Many Smarts, Only One Wisdom
You can spend your life from birth to death in one country. You are born into a society which has rules, dogmas, beliefs and norms. Given our natural tendency to adopt our parents and teachers’ teaching and learning – we are “tainted” with their thoughts from early childhood.
By the time we have developed “our own” personality and character, it is often too late to change it (for better or worse.) We have no other references to consider, especially if we have not traveled the world or the universe. Most of what we learn is categorized into “Common Sense…”
Say you chose to become an accountant. You finished 12 years of general education in elementary school and high school. You then went to get your accounting degree and spent another 4 years to do so. After that you became an intern or an apprentice at an accounting firm and spent the rest of your career climbing the corporate ladder. You reached age 67 and now you are officially eligible to retire and begin collecting your social benefits.
Assume you wanted to write about your experiences, and tell the world about the insights you have seen and learned in your line of work. You would perhaps write about clients who never paid their bills, office politics, the partner who was caught embezzling, how clients often remember to file their taxes at the last minute and so on.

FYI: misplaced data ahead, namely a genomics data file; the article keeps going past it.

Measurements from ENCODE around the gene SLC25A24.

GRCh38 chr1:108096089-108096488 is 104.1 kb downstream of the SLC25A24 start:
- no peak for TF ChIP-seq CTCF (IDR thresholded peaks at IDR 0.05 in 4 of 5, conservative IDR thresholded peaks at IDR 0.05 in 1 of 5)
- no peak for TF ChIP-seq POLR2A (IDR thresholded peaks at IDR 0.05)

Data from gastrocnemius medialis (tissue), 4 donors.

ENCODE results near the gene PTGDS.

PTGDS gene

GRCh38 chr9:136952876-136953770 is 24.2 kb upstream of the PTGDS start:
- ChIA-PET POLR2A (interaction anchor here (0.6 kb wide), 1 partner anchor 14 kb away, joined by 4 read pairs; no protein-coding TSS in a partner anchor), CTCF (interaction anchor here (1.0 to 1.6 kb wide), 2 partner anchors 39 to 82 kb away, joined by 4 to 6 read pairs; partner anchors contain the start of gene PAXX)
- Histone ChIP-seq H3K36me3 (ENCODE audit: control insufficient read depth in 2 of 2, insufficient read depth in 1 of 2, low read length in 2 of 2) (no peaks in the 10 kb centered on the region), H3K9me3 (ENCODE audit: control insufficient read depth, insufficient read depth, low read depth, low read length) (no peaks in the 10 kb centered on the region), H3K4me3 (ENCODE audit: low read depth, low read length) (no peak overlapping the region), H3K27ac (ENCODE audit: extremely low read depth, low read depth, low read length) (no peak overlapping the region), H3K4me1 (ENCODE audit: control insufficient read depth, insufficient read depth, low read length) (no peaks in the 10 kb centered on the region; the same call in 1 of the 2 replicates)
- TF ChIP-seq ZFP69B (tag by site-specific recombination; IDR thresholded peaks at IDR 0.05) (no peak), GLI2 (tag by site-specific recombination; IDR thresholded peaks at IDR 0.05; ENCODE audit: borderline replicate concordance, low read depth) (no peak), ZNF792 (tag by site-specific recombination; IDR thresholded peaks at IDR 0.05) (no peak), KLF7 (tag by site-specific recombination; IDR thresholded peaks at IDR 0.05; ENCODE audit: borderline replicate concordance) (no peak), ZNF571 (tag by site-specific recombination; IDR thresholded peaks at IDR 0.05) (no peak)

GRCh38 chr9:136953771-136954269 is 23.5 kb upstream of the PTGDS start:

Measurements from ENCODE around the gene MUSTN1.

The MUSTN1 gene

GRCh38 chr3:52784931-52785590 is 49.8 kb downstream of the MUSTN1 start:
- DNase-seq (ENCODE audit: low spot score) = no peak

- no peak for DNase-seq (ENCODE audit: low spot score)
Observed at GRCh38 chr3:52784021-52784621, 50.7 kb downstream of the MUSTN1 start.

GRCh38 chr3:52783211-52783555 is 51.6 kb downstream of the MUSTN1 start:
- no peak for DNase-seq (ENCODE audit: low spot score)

Because we can’t really have multitudes of careers in the same lifetime, you really can only observe so much. Now consider another retiree who chose to be a doctor, say a pediatrician. This person would also want to write about their insights and will ALSO describe clients who never paid their bills, office politics, the partner who was caught embezzling…
If you think about more people, more professions, more lines of work – you will notice a pattern in their insights. For some reason, they observed the same mechanics, the same relationship issues, the same human behaviors and tendencies NO MATTER what they did in their lives. This could only mean that while they were trained to be an accountant, doctor, lawyer, personal trainer, speech therapist and [fill in the blank] – that there is a common experience underneath it all.